Introduction to devops LEARNOVITA

What is DevOps? : A Complete Guide with Best Practices

Last updated on 31st Oct 2022, Artciles, Blog

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Parneet Singh (DevOps Engineer )

Parneet Singh is a DevOps Senior Engineer. She has expertise in Trending Domains like Data Science, Artificial Intelligence, Machine Learning, Blockchain, etc. Her articles help the learners to get insights about the Domain.

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    • In this article
    • 1.What is Devops?
    • 2.Why Devops?
    • 3. Conclusion

What is Devops?

The term “DevOps,” which stands for “development and operations,” refers to one of the most helpful technologies that can be used in the realm of “development and operations.” This blog post about the definition of DevOps and the contexts in which it is used attempts to help you grasp both concepts. In addition to this, you will get familiar with the myriad of tools and technologies that are used in its operation. So, let’s get started with some reading on DevOps, shall we?

This compartment mindset was effectively broken thanks to a significant organizational culture change known as “DevOps,” which bridged the gap between the development and operations teams by making them:

  • Cooperate with one another and divide the workload.
  • Take complete responsibility for the software that they offer for the whole of its software lifetime.

These days, the IT industry as a whole, including major players in the sector like Amazon, Facebook, Google, Netflix, and BMC Software, has enthusiastically adopted the DevOps methodology. More lately, businesses have been investigating how they might apply the tenets of the DevOps methodology to other parts of the company than IT.


Why Devops?

A. Involvement of Operations Early and Continually in Development and Development in Operations

The delivery cycle looks something like this in many different kinds of businesses:

  • The sales crew overpromising and under delivers.
  • The development team is under intense pressure to rush their work in order to fulfill the project’s functional requirements on time.
  • The operations team is given a product that is only halfway developed, on which they had no involvement, and for which there is no documentation.

As a direct consequence of this, the product is quite likely to:

Demand large time commitments, such as to instal, test, run, repair, and maintain, and do not satisfy performance objectives, such as reaction time or projected volume, among other things.

This obstacle is overcome through a strategy known as “DevOps,” which advocates a delivery structure that includes the following elements:

  • Instead of having different departments or stages, the company forms delivery teams composed of staff members with a focus on both development and operations, and then works on both at the same time.
  • Reduces the size of major modifications so that they may be implemented more often and with less risk.

Consider functional increments to be “done” only once all of the modifications required to support that change operationally, in addition to all of the tests, and any accompanying documentation, have also been finished. For further detail, see:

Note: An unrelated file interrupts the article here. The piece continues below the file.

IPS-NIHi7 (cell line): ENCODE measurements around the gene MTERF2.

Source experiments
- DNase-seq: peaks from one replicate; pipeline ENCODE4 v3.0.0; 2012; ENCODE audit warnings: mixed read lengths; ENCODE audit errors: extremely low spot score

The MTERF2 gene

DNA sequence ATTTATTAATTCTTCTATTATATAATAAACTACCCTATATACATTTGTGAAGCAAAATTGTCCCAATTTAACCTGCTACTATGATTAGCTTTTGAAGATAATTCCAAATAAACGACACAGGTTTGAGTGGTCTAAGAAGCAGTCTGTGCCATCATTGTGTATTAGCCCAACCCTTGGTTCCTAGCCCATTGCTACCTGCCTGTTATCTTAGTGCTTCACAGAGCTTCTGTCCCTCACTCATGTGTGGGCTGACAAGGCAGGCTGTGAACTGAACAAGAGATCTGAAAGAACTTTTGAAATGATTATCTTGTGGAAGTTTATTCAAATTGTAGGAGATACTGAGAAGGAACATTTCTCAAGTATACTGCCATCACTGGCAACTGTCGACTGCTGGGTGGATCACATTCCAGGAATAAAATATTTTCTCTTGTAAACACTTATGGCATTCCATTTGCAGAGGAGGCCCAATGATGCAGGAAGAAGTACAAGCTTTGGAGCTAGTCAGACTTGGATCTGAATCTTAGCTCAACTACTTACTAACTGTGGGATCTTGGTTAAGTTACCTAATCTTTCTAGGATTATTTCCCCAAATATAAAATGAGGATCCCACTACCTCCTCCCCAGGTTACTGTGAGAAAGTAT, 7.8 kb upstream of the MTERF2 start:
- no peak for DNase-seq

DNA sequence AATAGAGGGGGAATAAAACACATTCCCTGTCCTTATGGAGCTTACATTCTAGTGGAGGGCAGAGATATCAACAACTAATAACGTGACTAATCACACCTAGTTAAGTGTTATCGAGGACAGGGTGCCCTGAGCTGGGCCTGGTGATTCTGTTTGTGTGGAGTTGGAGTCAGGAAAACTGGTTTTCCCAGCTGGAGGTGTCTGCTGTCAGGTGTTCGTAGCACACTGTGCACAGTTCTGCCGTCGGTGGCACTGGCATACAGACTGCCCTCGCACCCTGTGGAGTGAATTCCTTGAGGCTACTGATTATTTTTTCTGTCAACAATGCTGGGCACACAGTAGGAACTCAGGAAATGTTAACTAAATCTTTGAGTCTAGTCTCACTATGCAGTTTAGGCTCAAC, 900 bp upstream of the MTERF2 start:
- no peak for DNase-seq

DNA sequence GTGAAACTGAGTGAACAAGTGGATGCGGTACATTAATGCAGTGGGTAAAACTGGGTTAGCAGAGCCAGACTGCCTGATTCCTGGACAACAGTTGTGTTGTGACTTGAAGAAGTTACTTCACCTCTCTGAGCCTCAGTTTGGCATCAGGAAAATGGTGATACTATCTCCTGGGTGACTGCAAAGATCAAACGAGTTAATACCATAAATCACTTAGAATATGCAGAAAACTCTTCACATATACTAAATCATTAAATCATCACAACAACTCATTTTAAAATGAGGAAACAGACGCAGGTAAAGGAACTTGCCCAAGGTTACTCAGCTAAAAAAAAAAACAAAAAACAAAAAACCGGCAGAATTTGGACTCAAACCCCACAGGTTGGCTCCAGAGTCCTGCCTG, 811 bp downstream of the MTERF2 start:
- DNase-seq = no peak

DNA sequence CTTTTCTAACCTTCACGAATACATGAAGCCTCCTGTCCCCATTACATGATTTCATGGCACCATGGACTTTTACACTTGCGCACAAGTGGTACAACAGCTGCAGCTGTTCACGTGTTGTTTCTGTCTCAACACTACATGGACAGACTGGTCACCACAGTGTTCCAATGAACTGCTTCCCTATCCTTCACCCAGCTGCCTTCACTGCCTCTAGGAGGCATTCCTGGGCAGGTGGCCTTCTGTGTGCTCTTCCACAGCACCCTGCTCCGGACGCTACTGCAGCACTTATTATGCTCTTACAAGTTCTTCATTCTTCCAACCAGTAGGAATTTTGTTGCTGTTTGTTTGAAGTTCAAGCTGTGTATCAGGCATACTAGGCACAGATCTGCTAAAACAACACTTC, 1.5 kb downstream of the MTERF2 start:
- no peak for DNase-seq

• Agile is a framework for the delivery of projects that is often contrasted with waterfall.
  • Scrum is a software development approach that complies with the Agile standard.

B.Resolution of Problems Identified and Pursued Early and Consistently

In many businesses, the vast majority of problems are not discovered until after they have been reported by customers or users:

The testing that was carried out during the process of development and release was insufficient: Software flaws are not detected in time and are released into production.

Because there is so little in the way of monitoring and notifications on the manufacturing, any problems that arise with the operation go ignored.

In addition to this, once a problem has been identified:

It is challenging for investigators to notice the problem or recreate the circumstance due to the instruments that are at their disposal.

Transparency and cohesion are not present in the procedures that facilitate the prioritization of issues, the identification of the causes of such issues, the execution of fixes, and contact with customers.

End users get frustrated as a result of the high probability of problems, the slow pace at which these problems are fixed, and the lack of information that is accessible both for developers and for users. This puts strain on delivery teams.

A different configuration would consist of:

During the development and release processes, testing is fully automated, exhaustive, and continuously repeated. In addition, monitoring tools automatically detect key events and evaluate performance in comparison to the organization’s Service Line Agreements (SLAs) and Key Performance Indicators (KPIs) (KPIs). The present condition and performance of the system, as well as any faults, are viewable via an interface that is appealing to users, and messages are sent to them whenever services are temporarily unavailable.

The team now has access to the appropriate tools, allowing them to rapidly build up a test environment, reproduce the problem by running preemptive scenarios, recognise existing issues, and research possible remedies.

In the event that problems do arise, consumers like the openness and honesty, which fosters loyalty, while support workers are given the authority to provide solutions.